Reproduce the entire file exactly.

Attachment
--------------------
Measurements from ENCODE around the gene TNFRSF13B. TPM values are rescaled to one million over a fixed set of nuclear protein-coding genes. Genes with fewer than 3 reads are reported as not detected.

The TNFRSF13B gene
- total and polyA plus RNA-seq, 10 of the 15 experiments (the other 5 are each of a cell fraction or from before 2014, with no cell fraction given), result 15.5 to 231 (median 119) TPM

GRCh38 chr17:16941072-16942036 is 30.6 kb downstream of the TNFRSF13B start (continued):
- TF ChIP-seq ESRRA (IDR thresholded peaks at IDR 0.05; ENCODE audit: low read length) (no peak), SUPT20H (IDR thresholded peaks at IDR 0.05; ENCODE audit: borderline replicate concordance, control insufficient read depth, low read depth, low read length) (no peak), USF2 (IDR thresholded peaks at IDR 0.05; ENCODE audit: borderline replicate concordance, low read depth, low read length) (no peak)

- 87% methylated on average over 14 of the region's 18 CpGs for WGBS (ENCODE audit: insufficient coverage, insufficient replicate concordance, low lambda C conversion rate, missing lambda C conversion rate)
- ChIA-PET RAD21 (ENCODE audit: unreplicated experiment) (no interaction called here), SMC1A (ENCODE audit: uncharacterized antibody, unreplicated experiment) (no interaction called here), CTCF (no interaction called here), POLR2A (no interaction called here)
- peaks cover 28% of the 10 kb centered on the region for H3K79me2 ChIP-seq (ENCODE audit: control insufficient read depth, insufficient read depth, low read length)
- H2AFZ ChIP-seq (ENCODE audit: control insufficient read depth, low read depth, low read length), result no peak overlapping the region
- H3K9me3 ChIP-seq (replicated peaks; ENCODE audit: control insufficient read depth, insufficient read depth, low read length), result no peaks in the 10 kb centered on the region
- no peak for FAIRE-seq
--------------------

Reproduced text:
Measurements from ENCODE around the gene TNFRSF13B. TPM values are rescaled to one million over a fixed set of nuclear protein-coding genes. Genes with fewer than 3 reads are reported as not detected.

The TNFRSF13B gene
- total and polyA plus RNA-seq, 10 of the 15 experiments (the other 5 are each of a cell fraction or from before 2014, with no cell fraction given), result 15.5 to 231 (median 119) TPM

GRCh38 chr17:16941072-16942036 is 30.6 kb downstream of the TNFRSF13B start (continued):
- TF ChIP-seq ESRRA (IDR thresholded peaks at IDR 0.05; ENCODE audit: low read length) (no peak), SUPT20H (IDR thresholded peaks at IDR 0.05; ENCODE audit: borderline replicate concordance, control insufficient read depth, low read depth, low read length) (no peak), USF2 (IDR thresholded peaks at IDR 0.05; ENCODE audit: borderline replicate concordance, low read depth, low read length) (no peak)

- 87% methylated on average over 14 of the region's 18 CpGs for WGBS (ENCODE audit: insufficient coverage, insufficient replicate concordance, low lambda C conversion rate, missing lambda C conversion rate)
- ChIA-PET RAD21 (ENCODE audit: unreplicated experiment) (no interaction called here), SMC1A (ENCODE audit: uncharacterized antibody, unreplicated experiment) (no interaction called here), CTCF (no interaction called here), POLR2A (no interaction called here)
- peaks cover 28% of the 10 kb centered on the region for H3K79me2 ChIP-seq (ENCODE audit: control insufficient read depth, insufficient read depth, low read length)
- H2AFZ ChIP-seq (ENCODE audit: control insufficient read depth, low read depth, low read length), result no peak overlapping the region
- H3K9me3 ChIP-seq (replicated peaks; ENCODE audit: control insufficient read depth, insufficient read depth, low read length), result no peaks in the 10 kb centered on the region
- no peak for FAIRE-seq